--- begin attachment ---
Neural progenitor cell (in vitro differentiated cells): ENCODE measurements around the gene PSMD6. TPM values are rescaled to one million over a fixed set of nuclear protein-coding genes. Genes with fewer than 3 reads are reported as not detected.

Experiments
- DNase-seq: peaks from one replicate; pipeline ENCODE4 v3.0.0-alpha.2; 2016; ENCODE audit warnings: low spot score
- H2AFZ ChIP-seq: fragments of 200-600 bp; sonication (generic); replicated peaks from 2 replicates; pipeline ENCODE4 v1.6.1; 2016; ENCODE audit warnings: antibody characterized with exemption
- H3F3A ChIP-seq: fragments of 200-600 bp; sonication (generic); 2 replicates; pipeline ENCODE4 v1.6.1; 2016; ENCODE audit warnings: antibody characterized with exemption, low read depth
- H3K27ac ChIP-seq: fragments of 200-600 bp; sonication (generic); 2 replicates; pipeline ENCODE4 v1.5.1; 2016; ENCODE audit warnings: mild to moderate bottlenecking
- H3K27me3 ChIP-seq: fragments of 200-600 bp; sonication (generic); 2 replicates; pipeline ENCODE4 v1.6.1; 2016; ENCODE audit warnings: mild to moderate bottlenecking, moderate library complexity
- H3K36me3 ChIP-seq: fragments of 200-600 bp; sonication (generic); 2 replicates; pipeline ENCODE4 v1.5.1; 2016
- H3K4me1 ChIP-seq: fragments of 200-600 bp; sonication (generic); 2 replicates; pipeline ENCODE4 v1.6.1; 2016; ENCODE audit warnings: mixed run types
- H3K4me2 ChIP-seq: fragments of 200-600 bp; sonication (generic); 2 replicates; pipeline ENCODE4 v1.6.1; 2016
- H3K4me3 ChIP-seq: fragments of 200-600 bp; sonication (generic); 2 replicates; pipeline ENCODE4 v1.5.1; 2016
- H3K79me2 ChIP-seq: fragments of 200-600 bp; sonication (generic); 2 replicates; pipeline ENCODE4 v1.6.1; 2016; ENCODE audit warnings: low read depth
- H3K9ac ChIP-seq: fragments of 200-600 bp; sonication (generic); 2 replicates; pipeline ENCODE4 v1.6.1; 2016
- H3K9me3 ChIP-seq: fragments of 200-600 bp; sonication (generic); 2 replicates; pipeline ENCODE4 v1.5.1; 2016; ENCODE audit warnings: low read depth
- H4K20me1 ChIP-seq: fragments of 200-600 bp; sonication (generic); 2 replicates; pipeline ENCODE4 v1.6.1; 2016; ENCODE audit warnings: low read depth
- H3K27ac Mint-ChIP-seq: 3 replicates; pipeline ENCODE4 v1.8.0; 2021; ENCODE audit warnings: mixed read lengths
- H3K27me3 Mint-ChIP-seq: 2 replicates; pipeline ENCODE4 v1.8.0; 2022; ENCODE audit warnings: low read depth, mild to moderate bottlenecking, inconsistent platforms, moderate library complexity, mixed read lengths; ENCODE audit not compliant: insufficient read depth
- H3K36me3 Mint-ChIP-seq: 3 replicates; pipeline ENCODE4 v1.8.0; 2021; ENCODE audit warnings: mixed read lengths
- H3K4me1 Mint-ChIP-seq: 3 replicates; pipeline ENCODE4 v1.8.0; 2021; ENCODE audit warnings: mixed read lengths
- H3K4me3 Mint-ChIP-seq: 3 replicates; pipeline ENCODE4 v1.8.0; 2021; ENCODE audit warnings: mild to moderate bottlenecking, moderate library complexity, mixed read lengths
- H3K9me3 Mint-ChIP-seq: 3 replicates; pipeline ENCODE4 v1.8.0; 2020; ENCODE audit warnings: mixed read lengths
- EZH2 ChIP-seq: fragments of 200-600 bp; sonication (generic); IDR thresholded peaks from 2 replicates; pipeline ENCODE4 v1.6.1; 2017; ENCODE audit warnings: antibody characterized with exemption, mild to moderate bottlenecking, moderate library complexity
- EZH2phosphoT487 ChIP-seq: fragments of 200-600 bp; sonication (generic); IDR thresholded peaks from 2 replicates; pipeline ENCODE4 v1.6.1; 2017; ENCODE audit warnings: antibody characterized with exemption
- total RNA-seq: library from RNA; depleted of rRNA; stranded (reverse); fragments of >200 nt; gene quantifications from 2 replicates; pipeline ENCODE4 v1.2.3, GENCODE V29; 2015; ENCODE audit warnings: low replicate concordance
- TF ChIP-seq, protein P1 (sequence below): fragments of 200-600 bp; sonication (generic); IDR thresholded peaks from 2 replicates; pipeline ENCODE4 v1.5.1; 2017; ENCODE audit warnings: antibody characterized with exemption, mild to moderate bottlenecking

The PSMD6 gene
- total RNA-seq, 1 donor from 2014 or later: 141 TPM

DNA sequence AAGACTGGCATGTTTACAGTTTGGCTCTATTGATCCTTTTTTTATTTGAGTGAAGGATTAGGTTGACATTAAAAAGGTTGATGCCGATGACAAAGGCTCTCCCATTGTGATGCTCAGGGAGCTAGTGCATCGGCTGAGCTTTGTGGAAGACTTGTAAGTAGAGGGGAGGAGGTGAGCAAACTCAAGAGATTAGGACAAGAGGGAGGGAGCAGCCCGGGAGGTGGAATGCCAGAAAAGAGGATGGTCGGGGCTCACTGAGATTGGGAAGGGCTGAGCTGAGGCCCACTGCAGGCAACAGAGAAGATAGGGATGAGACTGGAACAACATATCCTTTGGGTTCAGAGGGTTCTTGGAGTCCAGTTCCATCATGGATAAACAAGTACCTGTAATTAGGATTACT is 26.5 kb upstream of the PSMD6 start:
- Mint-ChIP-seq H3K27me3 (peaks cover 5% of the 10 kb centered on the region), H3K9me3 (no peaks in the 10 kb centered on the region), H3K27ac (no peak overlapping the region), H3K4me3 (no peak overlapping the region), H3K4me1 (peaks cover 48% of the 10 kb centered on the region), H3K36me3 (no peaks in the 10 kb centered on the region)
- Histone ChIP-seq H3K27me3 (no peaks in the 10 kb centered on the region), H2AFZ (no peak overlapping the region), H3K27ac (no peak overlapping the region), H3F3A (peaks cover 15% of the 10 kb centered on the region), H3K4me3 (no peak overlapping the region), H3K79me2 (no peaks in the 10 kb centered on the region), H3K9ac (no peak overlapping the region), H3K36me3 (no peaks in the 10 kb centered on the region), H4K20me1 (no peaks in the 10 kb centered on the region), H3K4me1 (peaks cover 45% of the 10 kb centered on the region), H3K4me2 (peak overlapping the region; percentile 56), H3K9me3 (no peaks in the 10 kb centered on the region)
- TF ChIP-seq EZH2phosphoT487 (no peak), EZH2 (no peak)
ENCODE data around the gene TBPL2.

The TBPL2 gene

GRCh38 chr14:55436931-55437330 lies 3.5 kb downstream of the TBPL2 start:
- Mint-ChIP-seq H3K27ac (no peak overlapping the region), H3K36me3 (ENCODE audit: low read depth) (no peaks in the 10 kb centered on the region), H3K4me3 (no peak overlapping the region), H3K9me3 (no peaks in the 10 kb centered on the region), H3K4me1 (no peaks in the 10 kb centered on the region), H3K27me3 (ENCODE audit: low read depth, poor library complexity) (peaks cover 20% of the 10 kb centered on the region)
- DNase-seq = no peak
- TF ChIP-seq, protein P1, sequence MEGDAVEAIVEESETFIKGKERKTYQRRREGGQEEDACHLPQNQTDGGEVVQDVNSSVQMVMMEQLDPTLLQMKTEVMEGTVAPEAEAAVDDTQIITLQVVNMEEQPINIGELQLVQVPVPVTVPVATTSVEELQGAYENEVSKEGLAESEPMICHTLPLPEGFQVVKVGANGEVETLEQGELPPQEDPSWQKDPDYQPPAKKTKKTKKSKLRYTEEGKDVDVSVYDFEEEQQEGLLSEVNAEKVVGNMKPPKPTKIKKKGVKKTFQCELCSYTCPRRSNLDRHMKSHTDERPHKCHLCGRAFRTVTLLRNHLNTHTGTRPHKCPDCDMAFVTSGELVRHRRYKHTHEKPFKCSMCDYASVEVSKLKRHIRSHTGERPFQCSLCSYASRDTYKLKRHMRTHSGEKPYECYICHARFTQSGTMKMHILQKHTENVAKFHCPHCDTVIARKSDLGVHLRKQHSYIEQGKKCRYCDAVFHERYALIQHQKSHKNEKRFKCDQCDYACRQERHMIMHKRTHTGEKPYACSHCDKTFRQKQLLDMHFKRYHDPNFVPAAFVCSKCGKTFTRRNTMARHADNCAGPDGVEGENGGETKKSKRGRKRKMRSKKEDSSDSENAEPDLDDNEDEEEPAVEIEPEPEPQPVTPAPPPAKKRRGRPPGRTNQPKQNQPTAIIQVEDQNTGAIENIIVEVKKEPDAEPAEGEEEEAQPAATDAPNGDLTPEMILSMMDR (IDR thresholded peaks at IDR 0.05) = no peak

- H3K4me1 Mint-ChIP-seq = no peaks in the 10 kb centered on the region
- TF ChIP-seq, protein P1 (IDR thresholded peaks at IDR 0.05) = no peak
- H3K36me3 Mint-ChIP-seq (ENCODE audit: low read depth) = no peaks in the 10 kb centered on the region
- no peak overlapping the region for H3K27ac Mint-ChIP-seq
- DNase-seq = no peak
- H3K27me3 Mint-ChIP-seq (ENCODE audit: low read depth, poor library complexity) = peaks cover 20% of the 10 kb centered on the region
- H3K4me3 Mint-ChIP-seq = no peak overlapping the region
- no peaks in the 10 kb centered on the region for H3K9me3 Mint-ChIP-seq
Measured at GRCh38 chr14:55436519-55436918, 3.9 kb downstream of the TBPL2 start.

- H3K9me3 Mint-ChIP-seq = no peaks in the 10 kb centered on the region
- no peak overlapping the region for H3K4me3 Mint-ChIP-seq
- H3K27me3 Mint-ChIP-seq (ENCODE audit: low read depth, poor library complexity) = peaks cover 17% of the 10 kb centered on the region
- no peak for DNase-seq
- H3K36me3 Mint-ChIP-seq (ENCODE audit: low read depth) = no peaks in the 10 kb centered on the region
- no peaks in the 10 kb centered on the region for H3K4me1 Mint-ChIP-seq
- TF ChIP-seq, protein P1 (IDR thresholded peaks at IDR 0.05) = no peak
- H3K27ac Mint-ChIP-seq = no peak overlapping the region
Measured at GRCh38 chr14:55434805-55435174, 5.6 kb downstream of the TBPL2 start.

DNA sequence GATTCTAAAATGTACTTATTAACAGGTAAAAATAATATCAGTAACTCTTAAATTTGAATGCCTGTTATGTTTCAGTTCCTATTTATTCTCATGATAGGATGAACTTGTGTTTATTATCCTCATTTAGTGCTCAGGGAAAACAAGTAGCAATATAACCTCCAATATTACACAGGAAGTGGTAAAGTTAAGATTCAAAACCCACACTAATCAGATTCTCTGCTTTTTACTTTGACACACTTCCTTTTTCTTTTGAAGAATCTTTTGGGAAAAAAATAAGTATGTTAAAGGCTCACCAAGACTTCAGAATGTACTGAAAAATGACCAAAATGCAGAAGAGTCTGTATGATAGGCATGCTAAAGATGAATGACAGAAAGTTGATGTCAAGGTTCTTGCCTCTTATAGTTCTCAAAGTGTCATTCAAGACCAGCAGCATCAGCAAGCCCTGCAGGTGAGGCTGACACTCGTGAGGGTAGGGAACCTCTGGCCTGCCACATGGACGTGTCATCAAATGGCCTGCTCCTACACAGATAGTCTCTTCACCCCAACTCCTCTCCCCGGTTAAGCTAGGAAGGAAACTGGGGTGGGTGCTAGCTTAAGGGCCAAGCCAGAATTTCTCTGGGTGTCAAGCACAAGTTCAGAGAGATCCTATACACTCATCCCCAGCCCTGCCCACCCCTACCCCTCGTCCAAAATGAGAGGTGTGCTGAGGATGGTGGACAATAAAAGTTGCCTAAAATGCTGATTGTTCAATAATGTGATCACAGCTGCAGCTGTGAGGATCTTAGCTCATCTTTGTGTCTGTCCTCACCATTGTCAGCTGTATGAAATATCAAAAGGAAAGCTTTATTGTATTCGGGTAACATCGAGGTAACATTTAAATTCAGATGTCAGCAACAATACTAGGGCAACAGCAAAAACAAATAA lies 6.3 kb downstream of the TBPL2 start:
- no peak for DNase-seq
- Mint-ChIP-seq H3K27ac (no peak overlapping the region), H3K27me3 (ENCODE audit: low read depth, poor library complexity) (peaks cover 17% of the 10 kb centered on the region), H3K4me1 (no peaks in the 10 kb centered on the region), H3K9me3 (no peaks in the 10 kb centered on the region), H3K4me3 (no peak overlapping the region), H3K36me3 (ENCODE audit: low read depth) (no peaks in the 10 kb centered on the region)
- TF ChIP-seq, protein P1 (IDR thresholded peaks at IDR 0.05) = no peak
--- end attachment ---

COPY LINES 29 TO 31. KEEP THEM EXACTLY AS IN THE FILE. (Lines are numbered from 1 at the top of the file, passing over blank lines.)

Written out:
- Mint-ChIP-seq H3K27me3 (peaks cover 5% of the 10 kb centered on the region), H3K9me3 (no peaks in the 10 kb centered on the region), H3K27ac (no peak overlapping the region), H3K4me3 (no peak overlapping the region), H3K4me1 (peaks cover 48% of the 10 kb centered on the region), H3K36me3 (no peaks in the 10 kb centered on the region)
- Histone ChIP-seq H3K27me3 (no peaks in the 10 kb centered on the region), H2AFZ (no peak overlapping the region), H3K27ac (no peak overlapping the region), H3F3A (peaks cover 15% of the 10 kb centered on the region), H3K4me3 (no peak overlapping the region), H3K79me2 (no peaks in the 10 kb centered on the region), H3K9ac (no peak overlapping the region), H3K36me3 (no peaks in the 10 kb centered on the region), H4K20me1 (no peaks in the 10 kb centered on the region), H3K4me1 (peaks cover 45% of the 10 kb centered on the region), H3K4me2 (peak overlapping the region; percentile 56), H3K9me3 (no peaks in the 10 kb centered on the region)
- TF ChIP-seq EZH2phosphoT487 (no peak), EZH2 (no peak)